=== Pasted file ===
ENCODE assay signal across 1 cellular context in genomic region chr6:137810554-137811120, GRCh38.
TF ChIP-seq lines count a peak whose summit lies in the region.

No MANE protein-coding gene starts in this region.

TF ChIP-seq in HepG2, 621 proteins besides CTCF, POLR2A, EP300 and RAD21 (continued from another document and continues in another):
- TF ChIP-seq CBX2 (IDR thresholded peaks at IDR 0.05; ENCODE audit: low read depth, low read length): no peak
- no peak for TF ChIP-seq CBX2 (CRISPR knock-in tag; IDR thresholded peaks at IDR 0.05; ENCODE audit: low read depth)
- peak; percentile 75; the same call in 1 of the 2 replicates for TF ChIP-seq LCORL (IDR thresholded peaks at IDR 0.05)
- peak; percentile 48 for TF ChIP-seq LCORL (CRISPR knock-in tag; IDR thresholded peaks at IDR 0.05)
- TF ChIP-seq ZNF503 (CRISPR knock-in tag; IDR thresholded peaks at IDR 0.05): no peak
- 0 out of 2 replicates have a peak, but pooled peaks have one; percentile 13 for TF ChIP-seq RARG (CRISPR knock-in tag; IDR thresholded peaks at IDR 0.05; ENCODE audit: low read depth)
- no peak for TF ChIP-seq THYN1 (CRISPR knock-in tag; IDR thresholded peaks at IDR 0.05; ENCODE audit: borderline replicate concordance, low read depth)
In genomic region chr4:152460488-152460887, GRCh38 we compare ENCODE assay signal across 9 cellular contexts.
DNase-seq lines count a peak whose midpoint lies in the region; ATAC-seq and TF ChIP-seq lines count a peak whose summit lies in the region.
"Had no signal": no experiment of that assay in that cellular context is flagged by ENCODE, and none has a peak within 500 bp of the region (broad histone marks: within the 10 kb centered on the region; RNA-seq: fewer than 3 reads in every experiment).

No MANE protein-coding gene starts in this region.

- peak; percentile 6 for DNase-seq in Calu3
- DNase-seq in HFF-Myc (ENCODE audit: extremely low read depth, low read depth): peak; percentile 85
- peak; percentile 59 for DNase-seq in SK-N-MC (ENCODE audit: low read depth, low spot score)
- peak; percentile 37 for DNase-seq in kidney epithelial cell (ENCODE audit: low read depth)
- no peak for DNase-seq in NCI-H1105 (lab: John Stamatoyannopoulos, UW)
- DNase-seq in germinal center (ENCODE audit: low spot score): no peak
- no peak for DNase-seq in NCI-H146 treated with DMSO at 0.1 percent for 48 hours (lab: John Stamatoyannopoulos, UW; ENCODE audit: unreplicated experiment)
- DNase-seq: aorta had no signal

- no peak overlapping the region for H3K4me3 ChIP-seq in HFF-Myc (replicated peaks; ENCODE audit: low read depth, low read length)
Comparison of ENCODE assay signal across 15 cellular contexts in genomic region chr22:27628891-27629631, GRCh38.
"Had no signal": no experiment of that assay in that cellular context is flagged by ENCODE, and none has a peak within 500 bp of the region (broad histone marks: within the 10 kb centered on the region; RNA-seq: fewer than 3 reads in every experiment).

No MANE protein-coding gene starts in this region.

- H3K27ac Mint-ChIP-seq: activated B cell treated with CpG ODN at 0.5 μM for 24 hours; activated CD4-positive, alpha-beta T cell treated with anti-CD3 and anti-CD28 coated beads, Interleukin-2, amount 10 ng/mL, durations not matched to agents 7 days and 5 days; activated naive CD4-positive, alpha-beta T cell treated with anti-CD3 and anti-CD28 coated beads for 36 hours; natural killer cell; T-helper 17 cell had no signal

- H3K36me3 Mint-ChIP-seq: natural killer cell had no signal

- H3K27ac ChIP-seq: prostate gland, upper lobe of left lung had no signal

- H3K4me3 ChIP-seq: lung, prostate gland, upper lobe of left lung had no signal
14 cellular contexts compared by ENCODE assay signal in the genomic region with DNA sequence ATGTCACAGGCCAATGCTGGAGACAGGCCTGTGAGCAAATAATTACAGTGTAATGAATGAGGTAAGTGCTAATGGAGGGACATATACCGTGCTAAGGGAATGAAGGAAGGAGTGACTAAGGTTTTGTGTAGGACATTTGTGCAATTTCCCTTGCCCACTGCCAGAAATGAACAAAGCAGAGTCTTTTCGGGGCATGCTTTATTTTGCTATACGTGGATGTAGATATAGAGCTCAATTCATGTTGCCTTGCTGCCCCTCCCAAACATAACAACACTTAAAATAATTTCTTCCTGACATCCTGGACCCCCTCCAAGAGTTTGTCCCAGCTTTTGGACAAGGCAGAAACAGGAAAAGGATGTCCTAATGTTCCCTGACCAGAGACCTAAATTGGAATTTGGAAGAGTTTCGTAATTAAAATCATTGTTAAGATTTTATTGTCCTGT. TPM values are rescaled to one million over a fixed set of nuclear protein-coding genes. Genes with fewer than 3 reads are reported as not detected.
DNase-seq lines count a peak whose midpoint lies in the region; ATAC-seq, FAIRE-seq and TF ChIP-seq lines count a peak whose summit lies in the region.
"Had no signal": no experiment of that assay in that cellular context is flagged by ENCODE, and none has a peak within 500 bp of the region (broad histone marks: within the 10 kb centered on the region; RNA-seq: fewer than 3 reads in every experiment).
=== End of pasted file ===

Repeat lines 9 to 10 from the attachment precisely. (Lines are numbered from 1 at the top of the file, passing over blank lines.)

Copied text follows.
- TF ChIP-seq ZNF503 (CRISPR knock-in tag; IDR thresholded peaks at IDR 0.05): no peak
- 0 out of 2 replicates have a peak, but pooled peaks have one; percentile 13 for TF ChIP-seq RARG (CRISPR knock-in tag; IDR thresholded peaks at IDR 0.05; ENCODE audit: low read depth)